I know It’s Gonna Happen Someday

So sang Morrisey who was copying Bowie* who returned the compliment by covering the song.  

2017 Suzuki Swift: source
2017 Suzuki Swift: source

What’s gonna happen? For one thing that a good car design will be replaced by a less good one sooner or later.  It would appear that the fashion for blacked out C-pillars knows no limits. The 2017 Suzuki Swift now sports one. 

2017 Suzuki Swift: source
2017 Suzuki Swift: source

There are very few photos of the rear. This might because the lamps are remarkably busy and characterless at the same time. If you extract the lamp silhouette by itself it´s a poor shape, isn’t it? The area from the C-pillar down is a graphic mess. Small plastic air-flow addenda have been added too.

The Swift’s decline into a bloated non-entity passed me by in the pre-Christmas rush. Its transformation from a smart and tidy small car to this is akin to Presley’s Jumpsuit era or Marlon Brando after the Last Tango in Paris. The Nissan Z-cars also come to mind.

2017 Suzuki Swift: source
2017 Suzuki Swift: source

We must be nearing the peak prevalence of this design trope. If I have decided it is too common every other designer must be thinking so too. So who will be the last to try this design and experience the creepy feeling one gets when left standing during musical chairs.

oOo

*You can see a nice studio sequence of Bowie and Mick Ronson working on the guitar solo. I’ve been watching various studio and rehearsal footage of Bowie and it’s interesting to see his at work. He’d make demo vocals and keep them on a Walkman for reference in the studio. To understand Ronson’s contribution you need to imagine he’s painting with sound. The album version is sung with tremendous range. The Morrisey version is not actually that good. Ronson’s guitar work is virtuoso. It was his last work with Bowie.

Author: richard herriott

I like anchovies. I dislike post-war town planning.

20 thoughts on “I know It’s Gonna Happen Someday”

  1. Thanks for pointing this out. I’ve always felt I have to get a better understanding of Bowie’s work and life and will take this as a welcome invitation to do so.

    1. It´s taken me 25 years to get this far. I´m one of a peculiar minority who got to know him via his Tin Machine work. At this point many exhibit the knee jerk reaction “that was rubbish” without ever a) having heard it or b) seeing it as part of the whole career. I see it as a valuable period of experimentation which prepared him for the next two decades.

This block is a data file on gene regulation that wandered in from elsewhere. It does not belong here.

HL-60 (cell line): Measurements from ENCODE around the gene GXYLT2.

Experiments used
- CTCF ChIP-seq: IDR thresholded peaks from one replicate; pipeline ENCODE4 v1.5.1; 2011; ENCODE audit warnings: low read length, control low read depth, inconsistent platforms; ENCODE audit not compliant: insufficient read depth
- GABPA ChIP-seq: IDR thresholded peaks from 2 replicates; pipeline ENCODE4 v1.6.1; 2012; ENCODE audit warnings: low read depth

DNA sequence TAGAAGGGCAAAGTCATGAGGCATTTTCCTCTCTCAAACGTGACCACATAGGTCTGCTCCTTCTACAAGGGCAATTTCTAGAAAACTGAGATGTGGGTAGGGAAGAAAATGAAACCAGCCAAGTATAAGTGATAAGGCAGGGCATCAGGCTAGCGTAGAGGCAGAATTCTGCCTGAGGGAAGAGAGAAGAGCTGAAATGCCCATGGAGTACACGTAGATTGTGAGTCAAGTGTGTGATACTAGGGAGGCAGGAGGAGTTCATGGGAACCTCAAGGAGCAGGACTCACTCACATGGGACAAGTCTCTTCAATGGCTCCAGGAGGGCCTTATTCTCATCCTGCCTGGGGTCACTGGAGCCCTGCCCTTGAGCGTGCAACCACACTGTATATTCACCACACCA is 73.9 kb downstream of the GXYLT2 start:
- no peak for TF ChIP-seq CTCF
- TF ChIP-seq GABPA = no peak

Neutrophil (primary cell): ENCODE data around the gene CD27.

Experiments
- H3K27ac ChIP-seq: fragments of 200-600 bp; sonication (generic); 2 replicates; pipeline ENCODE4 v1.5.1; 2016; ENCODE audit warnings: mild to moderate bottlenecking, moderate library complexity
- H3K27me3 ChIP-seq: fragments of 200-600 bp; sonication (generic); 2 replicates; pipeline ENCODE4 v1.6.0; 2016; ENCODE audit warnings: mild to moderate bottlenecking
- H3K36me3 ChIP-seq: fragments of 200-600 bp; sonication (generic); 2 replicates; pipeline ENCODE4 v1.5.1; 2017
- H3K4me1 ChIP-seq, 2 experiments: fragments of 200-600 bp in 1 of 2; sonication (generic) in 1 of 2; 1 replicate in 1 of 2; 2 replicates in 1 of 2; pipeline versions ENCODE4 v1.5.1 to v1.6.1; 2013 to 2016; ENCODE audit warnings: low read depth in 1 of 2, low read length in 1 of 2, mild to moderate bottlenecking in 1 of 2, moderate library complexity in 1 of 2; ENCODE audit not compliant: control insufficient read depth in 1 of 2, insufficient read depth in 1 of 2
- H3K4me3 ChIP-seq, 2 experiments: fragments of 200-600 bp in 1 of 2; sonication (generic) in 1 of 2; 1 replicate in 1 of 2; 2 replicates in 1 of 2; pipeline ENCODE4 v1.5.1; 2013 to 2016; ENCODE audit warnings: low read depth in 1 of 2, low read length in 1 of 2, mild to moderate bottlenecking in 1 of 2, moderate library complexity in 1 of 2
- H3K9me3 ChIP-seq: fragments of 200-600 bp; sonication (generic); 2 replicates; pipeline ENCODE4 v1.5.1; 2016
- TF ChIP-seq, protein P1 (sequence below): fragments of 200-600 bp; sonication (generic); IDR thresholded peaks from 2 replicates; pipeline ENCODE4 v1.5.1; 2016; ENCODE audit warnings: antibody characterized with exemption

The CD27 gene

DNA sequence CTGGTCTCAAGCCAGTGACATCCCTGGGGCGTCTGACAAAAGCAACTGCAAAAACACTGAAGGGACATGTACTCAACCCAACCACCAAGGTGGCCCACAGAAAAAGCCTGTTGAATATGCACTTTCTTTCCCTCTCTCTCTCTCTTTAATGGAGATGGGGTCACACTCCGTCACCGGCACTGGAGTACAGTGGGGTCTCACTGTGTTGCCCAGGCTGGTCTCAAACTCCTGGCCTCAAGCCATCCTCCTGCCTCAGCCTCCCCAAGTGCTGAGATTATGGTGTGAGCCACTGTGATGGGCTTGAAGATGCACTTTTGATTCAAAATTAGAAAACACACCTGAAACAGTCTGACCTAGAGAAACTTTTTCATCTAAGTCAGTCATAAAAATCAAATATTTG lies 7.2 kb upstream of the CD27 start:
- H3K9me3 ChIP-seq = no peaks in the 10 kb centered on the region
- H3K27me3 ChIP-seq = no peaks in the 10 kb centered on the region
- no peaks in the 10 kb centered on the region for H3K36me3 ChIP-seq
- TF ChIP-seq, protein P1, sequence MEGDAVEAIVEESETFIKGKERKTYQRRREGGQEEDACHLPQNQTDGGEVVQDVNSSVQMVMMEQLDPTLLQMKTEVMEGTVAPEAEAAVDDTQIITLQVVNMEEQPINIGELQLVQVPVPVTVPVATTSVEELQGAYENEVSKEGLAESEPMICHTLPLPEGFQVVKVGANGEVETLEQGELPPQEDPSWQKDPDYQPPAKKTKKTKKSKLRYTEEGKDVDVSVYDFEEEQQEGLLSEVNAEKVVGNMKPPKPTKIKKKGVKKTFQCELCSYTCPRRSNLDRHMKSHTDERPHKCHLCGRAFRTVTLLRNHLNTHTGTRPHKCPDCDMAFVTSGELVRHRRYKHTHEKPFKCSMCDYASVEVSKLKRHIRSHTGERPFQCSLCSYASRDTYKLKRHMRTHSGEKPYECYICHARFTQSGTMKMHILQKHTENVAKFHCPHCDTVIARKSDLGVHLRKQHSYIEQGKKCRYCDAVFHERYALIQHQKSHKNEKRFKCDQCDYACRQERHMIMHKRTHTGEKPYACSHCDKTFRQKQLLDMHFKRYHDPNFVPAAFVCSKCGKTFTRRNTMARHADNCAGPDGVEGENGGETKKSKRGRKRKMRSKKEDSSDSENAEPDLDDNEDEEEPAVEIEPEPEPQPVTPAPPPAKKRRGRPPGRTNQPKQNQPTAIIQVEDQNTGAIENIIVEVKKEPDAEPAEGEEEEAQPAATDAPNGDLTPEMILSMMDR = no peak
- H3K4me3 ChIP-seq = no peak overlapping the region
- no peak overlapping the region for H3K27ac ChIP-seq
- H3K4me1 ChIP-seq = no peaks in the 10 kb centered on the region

My own view is to see Bowie as a vocalist and composer of the first rank and as an actor and writer who acted in song and who wrote lyrics. The personas he´s famous for were tools used along the way and, I find, a distraction from the vocals and music. Like most artists he had better and worse phases – for many he did nothing much after 1983 which is somewhat of a misunderstanding. I´ll stop now: pet topic alert.

  2. The original Swift was a very distinctive and tidy thing. At a time when it still mattered somewhat, Car even named it its Car of the Year. This third modern era iteration deserves no such accolade and, yes, that rear pillar is a disaster zone.

    1. The hardworking people at Carsalesbase reported there are 700 models of cars in China. What´s the point in being another pebble on that beach? Europe isn´t exactly a small market, is it? You are probably right though. This one seems to have been clinicked for appreciation on Beijing and for tolerance in Frankfurt.

    2. Richard: of course I see no problem in design a car aiming at the Chinese market, of course. especially for Suzuki, whose glory days come from India and China.

      for as much as a company wants to keep global (see “One Ford”) to “create identity” or whatever is euphemism for “cutting costs”, this Suzuki makes a serious case for changing some bits for the West. in my book, the front end is the worst offender, but the C-pillar could change, too. maybe it’s the frequent DTW reading, but I’m really growing tired of the hidden rear door handles everywhere.

  3. One wonders what part internal politics has in this process of watering down? The second generation Swift was an outlier, sharing very little styling-wise with the rest of the range. Ditto the New Mini, FN Civic and Focus mark 1. Each was replaced by cars that seemed to wilfully misunderstand or occlude design elements that made the original cars successful. Surely the designers must know this?

  4. Personally this is a big disappointment since the old Swift was so good. But I might suggest that for every one of us here who admired it, there were lots of potential customers who thought “ooh, it’s a bit boring looking”.

    1. Isn’t this the counter-example to the Golf? For forty plus years the Golf has been Golfish. One set of customers and pundits call it boring, the others plus VW like the consistency. Suzuki evidently lost their nerve or customers asked for change or both. I think they’d have been better to stick with the tested and tried Swift shape since they’d found what amounted to a classic or archetypal formula. They have other products for people who want variety.

  5. I don’t care too much about Bowie, but I’ve been a Morrissey admirer since I was 12. Hence: watch your spelling. 😉

    1. I see. The two aren´t really comparable.

      Other artists attracted my attention down the years but they are all second and third order performers, good and all as they are. Everyone has a pet artist. For some it´s Dylan, others the Beatles or Leonard Cohen or perhaps Prince or REM. These would be people with long and rich careers with a wide variety of work in their ouevre. In my view there are very few people with a long career, a lot of albums and a huge range of styles and subjects.